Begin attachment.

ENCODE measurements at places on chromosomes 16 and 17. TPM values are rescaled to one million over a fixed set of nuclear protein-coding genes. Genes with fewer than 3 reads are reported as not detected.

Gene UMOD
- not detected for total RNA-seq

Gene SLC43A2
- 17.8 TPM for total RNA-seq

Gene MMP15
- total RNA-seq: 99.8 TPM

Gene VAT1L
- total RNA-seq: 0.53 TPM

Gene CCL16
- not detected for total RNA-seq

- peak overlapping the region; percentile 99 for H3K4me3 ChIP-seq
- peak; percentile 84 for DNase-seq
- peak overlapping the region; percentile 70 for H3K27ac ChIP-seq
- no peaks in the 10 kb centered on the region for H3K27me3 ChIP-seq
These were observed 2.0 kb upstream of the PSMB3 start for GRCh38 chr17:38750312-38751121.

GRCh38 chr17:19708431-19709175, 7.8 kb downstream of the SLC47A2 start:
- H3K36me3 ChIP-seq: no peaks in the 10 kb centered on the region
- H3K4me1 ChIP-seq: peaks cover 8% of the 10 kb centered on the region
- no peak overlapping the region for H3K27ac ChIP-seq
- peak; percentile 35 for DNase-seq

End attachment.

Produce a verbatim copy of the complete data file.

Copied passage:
ENCODE measurements at places on chromosomes 16 and 17. TPM values are rescaled to one million over a fixed set of nuclear protein-coding genes. Genes with fewer than 3 reads are reported as not detected.

Gene UMOD
- not detected for total RNA-seq

Gene SLC43A2
- 17.8 TPM for total RNA-seq

Gene MMP15
- total RNA-seq: 99.8 TPM

Gene VAT1L
- total RNA-seq: 0.53 TPM

Gene CCL16
- not detected for total RNA-seq

- peak overlapping the region; percentile 99 for H3K4me3 ChIP-seq
- peak; percentile 84 for DNase-seq
- peak overlapping the region; percentile 70 for H3K27ac ChIP-seq
- no peaks in the 10 kb centered on the region for H3K27me3 ChIP-seq
These were observed 2.0 kb upstream of the PSMB3 start for GRCh38 chr17:38750312-38751121.

GRCh38 chr17:19708431-19709175, 7.8 kb downstream of the SLC47A2 start:
- H3K36me3 ChIP-seq: no peaks in the 10 kb centered on the region
- H3K4me1 ChIP-seq: peaks cover 8% of the 10 kb centered on the region
- no peak overlapping the region for H3K27ac ChIP-seq
- peak; percentile 35 for DNase-seq